To The Editor:
Imagine if you could only drive your car on roads built to accommodate horse-drawn carriages.
That’s what it’s like for Missouri’s electric utilities, which must power the modern world while being governed by regulations created a century ago.
As a result, utilities lack the flexibility and resources to invest in new energy infrastructure.
This has happened all across the country — which is why it’s no surprise that the respected American Society of Civil Engineers (ASCE) has released a new report card that gives the United States a dismal D+ grade for energy infrastructure.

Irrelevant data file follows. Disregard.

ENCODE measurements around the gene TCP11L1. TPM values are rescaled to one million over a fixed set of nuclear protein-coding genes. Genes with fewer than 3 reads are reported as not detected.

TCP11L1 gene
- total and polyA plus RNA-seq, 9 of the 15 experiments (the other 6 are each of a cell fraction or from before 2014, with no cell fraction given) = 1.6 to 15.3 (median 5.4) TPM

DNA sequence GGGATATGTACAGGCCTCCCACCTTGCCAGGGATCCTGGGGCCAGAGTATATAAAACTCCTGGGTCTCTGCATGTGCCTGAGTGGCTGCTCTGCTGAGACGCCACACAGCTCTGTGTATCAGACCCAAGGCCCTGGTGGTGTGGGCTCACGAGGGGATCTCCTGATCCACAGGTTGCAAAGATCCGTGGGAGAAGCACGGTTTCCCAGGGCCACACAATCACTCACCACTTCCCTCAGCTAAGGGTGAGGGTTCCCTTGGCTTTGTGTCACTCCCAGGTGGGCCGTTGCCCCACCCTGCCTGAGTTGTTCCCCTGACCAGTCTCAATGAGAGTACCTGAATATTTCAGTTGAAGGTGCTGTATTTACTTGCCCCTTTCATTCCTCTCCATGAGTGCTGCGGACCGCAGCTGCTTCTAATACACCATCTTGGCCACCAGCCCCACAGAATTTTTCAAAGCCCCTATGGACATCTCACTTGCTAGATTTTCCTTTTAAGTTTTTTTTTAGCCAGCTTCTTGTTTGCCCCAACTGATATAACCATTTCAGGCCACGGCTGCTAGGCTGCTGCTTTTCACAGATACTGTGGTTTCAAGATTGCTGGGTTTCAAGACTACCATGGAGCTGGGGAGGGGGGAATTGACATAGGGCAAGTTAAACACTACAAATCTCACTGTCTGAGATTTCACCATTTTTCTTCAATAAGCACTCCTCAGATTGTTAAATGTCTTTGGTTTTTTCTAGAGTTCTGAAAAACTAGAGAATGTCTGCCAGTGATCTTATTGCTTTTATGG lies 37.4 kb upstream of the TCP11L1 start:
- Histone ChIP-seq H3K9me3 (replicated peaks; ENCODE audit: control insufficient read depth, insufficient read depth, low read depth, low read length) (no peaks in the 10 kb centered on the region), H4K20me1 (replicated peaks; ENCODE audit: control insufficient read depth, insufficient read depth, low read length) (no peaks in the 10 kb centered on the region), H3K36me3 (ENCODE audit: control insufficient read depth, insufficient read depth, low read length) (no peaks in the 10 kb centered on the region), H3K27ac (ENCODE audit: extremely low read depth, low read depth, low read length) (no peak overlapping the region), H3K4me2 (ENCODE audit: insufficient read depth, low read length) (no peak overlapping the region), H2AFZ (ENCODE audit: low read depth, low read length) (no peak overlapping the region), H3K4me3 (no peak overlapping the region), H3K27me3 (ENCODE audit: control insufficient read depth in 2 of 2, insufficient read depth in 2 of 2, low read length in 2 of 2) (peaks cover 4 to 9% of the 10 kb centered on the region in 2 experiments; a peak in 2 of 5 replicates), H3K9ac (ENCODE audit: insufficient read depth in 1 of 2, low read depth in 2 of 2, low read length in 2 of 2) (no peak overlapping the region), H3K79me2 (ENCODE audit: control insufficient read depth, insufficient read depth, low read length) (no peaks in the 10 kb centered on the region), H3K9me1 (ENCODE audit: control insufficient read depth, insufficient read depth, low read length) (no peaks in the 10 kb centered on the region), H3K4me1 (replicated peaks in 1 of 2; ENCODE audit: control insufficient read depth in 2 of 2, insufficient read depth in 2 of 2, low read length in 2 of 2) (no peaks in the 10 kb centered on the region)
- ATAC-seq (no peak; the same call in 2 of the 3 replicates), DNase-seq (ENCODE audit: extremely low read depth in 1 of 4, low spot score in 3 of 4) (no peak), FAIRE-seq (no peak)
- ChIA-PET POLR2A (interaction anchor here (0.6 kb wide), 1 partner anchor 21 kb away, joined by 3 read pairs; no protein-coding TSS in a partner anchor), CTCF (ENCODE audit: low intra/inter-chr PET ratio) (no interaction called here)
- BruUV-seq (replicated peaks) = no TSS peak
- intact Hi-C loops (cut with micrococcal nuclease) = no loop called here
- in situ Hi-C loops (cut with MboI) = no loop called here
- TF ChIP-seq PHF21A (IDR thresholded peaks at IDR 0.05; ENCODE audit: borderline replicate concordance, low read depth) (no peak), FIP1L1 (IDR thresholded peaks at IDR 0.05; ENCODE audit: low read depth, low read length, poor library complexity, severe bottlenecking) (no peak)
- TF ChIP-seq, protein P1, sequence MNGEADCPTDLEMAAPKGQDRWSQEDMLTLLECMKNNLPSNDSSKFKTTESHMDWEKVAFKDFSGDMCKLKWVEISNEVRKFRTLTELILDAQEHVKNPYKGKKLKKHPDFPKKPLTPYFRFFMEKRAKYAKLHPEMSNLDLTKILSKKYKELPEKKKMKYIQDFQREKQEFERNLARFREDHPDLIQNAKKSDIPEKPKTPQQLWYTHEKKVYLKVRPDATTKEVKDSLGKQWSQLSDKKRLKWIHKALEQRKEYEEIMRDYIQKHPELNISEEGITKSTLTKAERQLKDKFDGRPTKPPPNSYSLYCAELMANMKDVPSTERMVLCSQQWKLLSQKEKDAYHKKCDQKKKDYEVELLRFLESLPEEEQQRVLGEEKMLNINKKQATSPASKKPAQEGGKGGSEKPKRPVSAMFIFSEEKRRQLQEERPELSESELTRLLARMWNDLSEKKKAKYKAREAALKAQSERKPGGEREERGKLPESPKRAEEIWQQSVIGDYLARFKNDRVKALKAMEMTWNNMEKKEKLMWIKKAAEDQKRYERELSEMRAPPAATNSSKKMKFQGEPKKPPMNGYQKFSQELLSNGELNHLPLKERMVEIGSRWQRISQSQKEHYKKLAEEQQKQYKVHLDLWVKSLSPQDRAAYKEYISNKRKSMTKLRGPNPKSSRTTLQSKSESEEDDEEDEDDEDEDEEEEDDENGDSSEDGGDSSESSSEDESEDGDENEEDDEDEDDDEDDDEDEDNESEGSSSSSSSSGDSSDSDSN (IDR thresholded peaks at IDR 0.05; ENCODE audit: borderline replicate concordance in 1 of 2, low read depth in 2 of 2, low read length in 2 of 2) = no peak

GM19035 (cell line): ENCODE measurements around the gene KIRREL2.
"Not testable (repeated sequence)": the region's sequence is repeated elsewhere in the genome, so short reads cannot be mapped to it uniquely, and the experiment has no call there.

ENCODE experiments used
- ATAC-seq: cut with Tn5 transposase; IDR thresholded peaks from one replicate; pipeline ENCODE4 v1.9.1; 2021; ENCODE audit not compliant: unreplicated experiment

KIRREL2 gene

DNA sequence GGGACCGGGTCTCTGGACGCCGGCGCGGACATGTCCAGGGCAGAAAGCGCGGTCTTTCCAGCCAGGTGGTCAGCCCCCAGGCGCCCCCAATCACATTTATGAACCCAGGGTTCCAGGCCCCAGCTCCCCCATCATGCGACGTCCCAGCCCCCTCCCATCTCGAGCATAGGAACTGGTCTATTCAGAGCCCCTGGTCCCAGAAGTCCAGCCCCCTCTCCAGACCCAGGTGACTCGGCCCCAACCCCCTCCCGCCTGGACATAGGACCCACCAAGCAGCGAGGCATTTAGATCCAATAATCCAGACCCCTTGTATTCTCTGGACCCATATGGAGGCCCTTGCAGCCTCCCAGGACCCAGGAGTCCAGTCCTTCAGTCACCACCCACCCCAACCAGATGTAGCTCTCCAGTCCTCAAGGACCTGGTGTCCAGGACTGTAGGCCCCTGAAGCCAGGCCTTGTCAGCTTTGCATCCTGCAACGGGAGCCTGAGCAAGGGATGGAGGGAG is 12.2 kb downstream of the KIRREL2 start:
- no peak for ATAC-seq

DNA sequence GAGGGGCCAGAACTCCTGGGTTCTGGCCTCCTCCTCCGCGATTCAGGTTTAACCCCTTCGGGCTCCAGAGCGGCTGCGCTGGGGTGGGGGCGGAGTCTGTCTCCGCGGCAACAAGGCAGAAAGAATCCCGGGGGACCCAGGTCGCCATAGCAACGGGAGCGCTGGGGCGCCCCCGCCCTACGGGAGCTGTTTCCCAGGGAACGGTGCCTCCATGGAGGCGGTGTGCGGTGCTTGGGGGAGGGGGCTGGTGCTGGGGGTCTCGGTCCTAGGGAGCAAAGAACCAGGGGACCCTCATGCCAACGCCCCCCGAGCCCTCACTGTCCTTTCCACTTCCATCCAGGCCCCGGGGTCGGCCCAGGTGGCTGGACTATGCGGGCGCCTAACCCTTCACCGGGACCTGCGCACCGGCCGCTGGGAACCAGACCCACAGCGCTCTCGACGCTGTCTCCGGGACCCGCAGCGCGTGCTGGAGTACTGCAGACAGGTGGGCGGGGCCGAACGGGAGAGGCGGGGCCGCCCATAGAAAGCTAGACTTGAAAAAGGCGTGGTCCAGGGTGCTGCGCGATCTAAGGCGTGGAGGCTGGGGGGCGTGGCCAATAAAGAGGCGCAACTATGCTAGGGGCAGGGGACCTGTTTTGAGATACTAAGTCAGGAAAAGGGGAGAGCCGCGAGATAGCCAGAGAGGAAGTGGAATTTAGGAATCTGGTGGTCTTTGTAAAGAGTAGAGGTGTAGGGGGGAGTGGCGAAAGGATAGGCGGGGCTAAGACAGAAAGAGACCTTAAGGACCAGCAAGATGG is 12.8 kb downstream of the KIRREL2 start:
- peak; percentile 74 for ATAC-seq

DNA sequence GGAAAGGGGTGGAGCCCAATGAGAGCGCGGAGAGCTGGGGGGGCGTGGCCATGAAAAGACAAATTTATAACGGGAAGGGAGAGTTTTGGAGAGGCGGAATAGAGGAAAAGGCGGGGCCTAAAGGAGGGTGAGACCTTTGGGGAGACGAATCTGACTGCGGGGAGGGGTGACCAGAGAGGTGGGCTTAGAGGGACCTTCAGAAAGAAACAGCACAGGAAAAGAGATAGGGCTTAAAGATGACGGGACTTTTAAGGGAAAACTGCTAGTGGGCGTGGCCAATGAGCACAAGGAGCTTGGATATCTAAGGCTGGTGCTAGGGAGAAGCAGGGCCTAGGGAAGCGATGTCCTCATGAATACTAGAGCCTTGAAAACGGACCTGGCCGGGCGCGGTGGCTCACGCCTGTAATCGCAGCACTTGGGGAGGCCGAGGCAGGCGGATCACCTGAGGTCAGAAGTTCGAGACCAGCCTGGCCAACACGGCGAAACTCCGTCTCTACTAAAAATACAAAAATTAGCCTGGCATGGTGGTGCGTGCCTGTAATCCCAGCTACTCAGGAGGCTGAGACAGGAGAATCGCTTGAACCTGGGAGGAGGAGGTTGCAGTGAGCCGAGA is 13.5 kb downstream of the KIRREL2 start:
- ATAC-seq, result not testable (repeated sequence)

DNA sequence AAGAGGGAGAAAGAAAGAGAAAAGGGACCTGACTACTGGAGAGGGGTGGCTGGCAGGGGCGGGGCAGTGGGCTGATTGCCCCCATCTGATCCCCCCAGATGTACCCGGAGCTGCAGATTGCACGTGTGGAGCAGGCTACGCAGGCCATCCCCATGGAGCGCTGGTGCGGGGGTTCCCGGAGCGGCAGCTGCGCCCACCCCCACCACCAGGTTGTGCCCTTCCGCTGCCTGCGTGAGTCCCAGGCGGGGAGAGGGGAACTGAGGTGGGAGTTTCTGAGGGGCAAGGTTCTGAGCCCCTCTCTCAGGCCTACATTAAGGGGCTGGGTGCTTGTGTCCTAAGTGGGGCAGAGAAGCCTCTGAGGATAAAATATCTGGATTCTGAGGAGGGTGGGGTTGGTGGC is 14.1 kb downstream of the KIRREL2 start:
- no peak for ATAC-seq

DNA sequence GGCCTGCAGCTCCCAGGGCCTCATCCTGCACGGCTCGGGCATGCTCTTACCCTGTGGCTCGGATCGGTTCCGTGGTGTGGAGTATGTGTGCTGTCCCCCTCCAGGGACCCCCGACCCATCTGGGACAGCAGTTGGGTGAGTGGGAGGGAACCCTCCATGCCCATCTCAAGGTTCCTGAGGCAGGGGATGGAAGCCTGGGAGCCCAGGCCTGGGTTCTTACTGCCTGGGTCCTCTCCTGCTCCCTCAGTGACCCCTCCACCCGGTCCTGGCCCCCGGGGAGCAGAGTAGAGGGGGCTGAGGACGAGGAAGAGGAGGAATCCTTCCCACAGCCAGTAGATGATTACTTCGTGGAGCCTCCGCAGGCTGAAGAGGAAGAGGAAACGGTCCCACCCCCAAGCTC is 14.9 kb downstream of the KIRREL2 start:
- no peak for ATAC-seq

But Missouri’s neighboring states have recognized the problem and are working to correct it by modernizing their rules and regulations.
In Jefferson City, Sen. Mike Kehoe and Rep. Jeannie Riddle are leading the fight by proposing ISRS (Infrastructure Strengthening and Regulatory Streamlining) legislation, which, if passed, will spur investment and give us the tools necessary to attract high-paying, 21st century jobs.
The ASCE report lays out the stakes — the time to act is now.